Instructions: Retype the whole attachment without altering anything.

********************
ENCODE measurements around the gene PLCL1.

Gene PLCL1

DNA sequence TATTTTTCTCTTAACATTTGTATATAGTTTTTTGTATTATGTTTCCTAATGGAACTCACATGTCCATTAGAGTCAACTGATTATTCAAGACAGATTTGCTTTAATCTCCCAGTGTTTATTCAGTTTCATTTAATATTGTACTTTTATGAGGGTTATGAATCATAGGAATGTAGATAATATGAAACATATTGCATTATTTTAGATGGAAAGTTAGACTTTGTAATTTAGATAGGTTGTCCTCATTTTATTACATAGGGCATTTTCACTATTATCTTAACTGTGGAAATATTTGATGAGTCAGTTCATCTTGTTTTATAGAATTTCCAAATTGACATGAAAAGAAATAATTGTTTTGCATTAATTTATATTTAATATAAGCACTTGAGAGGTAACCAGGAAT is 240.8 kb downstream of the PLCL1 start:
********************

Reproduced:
ENCODE measurements around the gene PLCL1.

Gene PLCL1

DNA sequence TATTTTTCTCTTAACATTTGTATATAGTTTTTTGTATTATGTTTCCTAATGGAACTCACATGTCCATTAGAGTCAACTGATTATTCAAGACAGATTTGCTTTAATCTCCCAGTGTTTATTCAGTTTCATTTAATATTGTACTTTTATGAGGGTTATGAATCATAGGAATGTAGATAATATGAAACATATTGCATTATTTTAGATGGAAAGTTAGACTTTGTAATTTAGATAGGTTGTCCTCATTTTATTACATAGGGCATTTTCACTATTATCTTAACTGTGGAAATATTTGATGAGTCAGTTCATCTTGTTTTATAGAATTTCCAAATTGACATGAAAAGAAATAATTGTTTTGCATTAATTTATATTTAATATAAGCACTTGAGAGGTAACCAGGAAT is 240.8 kb downstream of the PLCL1 start: